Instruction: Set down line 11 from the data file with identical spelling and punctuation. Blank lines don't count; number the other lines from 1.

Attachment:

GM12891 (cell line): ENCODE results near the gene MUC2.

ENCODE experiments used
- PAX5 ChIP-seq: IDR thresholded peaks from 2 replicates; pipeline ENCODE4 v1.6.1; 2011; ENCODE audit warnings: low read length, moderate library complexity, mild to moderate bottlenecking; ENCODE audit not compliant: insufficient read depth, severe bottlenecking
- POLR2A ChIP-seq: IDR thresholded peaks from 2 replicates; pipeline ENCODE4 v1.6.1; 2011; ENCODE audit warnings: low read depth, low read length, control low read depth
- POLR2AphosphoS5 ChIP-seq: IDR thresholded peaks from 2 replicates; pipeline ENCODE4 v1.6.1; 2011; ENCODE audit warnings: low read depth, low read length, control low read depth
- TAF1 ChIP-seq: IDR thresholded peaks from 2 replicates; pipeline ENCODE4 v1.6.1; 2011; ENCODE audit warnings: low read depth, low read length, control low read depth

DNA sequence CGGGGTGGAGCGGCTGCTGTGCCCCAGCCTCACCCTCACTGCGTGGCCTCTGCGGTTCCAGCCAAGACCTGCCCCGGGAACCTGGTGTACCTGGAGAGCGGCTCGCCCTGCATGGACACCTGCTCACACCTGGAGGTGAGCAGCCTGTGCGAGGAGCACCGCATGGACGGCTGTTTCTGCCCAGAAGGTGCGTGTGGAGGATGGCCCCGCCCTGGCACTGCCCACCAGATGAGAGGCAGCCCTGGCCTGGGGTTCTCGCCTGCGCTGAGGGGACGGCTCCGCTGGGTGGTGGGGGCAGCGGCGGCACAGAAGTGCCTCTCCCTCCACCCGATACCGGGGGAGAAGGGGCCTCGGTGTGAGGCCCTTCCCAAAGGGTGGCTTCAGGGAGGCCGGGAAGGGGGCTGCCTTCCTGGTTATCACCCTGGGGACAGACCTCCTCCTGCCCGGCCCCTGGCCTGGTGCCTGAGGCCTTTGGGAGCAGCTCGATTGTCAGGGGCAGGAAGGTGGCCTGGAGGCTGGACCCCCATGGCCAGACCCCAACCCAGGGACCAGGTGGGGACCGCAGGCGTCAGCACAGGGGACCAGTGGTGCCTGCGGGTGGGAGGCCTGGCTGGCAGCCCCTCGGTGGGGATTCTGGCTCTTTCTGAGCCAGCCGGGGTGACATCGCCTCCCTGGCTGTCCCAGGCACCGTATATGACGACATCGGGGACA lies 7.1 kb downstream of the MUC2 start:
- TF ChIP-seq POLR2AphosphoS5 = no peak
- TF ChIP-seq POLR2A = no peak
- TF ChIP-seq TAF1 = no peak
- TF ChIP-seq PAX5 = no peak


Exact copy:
- TF ChIP-seq PAX5 = no peak